6 miles at a blistering pace with a stop for boiled goose

Finally got caught up on Red Sox walks the last two days–my preference is always to walk outside but we’ve had consistent and frustrating rain for most of the beginning of this week, so Tuesday night I was able to get some treadmill time in at the gym before I had to race my daughter home for the third season finale of Glee (you may not have been able to tell she was a big fan if you ignored the clue that we own about 300 songs from the show). Then yesterday finally saw the much-needed break in the rain that allowed some extended outside walking. By the way, no need to call Guinness about the title–it referred to the blister I got from walking too much in a single day. But don’t worry about me–I’ll soldier on, and I’m only needing to walk 2 miles for yesterday’s Red Sox victory.

May 22-23, 2012

6+ miles treadmill/neighborhood walking to commemorate Red Sox victories #19, #20, and #21 of the 2012 season

  • Body to Body–Miami Sound Machine
  • Bogie’s Bonnie Belle–Richard Thompson
  • Bohemian Rhapsody–Queen
  • Bohemian Rhapsody–Glee Cast
  • Boho Dance–Bjork
  • Boll Weevil–The Presidents of the United States
  • Bombay–Timbaland
  • Bombers Bay–Echo & The Bunnymen
  • Bone Broke–The White Stripes
  • Bones–The Killers
  • Bonfire–Childish Gambino
  • Bonny [live]–AC/DC
  • Bonus–Johnny Socko
  • Bonus–Johnny Socko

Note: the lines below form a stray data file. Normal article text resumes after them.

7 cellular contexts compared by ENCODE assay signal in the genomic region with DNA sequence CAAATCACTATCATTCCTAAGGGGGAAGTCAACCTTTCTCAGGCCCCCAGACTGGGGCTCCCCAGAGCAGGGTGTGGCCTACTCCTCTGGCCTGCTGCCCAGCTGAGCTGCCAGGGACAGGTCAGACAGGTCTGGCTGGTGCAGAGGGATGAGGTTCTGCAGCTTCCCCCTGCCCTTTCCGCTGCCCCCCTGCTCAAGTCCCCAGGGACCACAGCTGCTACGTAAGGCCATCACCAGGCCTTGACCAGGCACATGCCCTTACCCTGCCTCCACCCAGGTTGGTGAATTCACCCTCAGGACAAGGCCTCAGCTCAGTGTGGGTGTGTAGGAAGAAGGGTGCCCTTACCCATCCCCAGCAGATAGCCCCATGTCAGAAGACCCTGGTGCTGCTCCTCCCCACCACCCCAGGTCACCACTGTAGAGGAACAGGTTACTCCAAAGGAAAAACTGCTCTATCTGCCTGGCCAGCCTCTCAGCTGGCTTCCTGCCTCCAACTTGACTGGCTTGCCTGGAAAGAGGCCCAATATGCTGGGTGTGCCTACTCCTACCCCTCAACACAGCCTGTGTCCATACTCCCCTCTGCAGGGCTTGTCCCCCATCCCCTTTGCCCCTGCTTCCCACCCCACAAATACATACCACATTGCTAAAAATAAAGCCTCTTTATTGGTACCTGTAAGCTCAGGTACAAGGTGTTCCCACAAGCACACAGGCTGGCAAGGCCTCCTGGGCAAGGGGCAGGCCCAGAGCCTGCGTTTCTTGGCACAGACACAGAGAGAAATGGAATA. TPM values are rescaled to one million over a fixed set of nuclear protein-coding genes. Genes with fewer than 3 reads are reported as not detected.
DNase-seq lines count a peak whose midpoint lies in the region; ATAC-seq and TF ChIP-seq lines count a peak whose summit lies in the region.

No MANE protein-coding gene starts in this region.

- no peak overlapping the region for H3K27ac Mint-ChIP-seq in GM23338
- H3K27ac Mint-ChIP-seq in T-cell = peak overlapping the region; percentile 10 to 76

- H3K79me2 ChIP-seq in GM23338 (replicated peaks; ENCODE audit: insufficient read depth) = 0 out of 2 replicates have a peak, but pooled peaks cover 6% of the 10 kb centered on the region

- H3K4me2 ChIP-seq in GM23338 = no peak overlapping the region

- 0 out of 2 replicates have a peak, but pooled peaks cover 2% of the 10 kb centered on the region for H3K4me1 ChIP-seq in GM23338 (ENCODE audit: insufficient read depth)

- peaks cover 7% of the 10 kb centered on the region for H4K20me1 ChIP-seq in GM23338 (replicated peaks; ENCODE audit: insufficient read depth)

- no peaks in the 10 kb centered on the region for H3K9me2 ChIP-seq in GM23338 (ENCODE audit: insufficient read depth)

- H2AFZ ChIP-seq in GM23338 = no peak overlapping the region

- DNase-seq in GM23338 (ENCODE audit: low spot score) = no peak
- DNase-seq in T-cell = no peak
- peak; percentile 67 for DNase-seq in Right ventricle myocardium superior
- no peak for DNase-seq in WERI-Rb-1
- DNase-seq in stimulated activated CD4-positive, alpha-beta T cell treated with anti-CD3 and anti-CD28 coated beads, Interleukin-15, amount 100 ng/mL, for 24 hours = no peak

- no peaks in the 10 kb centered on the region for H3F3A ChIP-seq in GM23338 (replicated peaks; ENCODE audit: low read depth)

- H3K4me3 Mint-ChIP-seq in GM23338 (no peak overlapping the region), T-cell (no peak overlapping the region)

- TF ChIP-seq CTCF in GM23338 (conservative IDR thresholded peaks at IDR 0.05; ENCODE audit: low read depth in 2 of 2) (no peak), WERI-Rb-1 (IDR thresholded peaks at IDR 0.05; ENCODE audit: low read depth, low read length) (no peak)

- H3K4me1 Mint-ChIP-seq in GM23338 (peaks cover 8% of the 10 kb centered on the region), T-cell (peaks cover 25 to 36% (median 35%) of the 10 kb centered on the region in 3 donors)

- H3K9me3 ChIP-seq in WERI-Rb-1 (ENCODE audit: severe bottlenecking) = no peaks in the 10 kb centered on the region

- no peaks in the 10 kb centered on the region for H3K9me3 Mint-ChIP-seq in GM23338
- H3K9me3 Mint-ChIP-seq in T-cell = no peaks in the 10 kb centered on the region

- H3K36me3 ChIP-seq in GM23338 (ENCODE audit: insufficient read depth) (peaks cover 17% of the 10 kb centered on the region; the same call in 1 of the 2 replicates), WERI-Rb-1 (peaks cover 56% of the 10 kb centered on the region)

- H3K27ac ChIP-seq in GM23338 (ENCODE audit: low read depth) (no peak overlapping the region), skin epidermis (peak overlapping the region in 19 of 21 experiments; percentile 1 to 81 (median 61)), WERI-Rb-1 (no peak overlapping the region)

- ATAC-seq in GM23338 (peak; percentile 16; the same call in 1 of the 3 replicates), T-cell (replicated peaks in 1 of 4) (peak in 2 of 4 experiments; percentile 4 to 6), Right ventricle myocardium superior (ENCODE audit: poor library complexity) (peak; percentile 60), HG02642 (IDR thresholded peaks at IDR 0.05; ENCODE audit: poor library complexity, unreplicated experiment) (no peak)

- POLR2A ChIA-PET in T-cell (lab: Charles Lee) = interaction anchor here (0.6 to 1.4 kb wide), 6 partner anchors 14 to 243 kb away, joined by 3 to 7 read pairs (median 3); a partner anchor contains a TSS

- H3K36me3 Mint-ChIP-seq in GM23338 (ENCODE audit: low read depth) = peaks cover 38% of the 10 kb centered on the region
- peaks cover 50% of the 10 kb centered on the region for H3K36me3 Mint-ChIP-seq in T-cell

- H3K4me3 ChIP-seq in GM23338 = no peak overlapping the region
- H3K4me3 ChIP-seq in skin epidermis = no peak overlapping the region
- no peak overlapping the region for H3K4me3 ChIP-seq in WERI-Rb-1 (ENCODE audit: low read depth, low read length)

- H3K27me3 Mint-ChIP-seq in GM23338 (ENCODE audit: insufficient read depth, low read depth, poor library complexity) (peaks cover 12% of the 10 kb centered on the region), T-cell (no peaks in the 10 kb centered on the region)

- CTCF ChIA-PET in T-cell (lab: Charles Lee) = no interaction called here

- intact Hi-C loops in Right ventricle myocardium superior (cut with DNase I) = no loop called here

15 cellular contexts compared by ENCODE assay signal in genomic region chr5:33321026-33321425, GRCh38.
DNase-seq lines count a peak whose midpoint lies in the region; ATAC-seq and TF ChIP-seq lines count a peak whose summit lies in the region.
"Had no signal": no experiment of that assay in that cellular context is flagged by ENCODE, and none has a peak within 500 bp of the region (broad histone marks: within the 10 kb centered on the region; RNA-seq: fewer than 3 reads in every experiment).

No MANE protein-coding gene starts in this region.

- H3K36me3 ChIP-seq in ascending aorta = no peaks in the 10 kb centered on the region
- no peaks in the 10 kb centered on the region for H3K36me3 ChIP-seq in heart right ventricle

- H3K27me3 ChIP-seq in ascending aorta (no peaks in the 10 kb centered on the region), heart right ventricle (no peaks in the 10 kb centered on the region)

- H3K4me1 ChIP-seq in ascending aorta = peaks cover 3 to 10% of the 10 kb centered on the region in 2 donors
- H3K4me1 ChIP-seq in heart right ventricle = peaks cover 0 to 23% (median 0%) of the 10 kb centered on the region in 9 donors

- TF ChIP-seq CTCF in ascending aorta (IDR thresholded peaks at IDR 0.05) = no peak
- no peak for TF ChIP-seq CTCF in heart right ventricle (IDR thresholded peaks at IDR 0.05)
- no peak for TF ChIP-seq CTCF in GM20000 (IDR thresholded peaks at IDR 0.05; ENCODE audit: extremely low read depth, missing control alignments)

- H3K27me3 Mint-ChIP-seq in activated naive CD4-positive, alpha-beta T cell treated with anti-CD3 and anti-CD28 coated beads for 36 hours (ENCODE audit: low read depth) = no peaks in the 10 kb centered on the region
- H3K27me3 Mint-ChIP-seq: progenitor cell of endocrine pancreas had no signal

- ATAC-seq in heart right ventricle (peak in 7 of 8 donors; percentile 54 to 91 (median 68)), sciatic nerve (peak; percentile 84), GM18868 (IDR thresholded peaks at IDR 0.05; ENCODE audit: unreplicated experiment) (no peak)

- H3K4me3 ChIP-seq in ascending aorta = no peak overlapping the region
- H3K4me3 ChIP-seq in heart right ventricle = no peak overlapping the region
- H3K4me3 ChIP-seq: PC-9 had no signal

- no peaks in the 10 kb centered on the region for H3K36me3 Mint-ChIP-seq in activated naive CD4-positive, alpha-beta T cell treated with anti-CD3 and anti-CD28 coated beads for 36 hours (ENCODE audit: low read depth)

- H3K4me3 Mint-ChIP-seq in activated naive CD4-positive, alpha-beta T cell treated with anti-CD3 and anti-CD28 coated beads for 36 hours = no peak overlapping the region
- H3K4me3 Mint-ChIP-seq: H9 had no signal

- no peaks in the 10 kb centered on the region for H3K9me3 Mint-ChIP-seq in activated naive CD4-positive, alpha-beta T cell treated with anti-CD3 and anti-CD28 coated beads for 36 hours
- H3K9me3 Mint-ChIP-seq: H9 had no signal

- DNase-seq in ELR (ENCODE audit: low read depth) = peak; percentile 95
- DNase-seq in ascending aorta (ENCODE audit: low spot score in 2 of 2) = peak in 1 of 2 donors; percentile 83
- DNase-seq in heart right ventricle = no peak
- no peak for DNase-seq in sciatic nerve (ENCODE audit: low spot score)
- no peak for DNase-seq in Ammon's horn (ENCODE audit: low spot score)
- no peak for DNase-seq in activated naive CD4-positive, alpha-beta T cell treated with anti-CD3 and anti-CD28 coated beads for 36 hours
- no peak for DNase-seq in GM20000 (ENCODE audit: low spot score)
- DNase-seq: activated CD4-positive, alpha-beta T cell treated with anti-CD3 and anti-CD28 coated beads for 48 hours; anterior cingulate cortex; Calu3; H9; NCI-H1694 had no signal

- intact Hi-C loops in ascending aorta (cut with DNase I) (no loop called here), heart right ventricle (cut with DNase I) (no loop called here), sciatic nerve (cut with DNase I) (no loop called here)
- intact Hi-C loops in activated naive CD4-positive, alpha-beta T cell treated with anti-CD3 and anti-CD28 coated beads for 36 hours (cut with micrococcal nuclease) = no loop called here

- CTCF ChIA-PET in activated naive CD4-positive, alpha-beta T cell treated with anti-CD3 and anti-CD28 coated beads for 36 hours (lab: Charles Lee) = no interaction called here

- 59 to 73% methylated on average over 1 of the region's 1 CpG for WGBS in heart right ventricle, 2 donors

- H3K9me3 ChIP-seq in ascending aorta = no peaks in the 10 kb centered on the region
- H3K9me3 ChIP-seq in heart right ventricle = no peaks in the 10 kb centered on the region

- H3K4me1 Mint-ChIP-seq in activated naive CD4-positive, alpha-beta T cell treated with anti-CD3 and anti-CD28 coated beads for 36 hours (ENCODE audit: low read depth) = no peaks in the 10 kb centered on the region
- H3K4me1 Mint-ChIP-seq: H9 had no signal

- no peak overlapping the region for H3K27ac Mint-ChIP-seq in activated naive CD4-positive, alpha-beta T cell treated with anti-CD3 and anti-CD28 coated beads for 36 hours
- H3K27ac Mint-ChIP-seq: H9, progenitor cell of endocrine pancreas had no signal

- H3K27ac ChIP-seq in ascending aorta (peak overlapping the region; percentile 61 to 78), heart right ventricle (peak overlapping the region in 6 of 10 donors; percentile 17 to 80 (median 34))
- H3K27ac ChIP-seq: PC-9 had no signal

• The Boogie Monster–Gnarls Barkley
  • Book of Dreams–Suzanne Vega
  • Book of Dreams–Dion
  • Bookends Theme–Simon & Garfunkel
  • Bookends Theme–Simon & Garfunkel
  • The Bookhouse Boys–Angelo Badalamenti
  • Boom Boom Pow–Black Eyed Peas
  • Boom Box–The Lonely Island
  • Bootleg [live]–John Fogerty
  • Boots of Spanish Leather–The Airborne Toxic Event
  • Boots of Spanish Leather–Bob Dylan
  • Booyaka 619–P.O.D.
  • Bop to The Top–Sharpay & Ryan (High School Musical Cast)
  • Border Song–Elton John
  • Borderline–Alison Krauss
  • Borderline–Madonna
  • Borderline–Madonna
  • Borderline/Open Your Heart–Madonna

We all have out guilty pleasure music/tv/movies, and in the first category, I would list “Miami Sound Machine”. While I don’t own the band’s complete catalogue, I do enjoy almost everything off Primative Love, with one song in particular (which I will discuss in deeper detail when I get to it) holding a special place in my heart. Speaking of Gloria Estefan, she popped up on the season finale of Glee that I mentioned earlier (I promise I was only watching in passing!). For a woman looking to celebrate her 55th birthday this year, she looks great. She could be described as either a “bonnie” or a “belle” so she hit two-thirds of the Richard Thompson song title that followed–I would not describe her as “bogie” so she’s not the trifecta.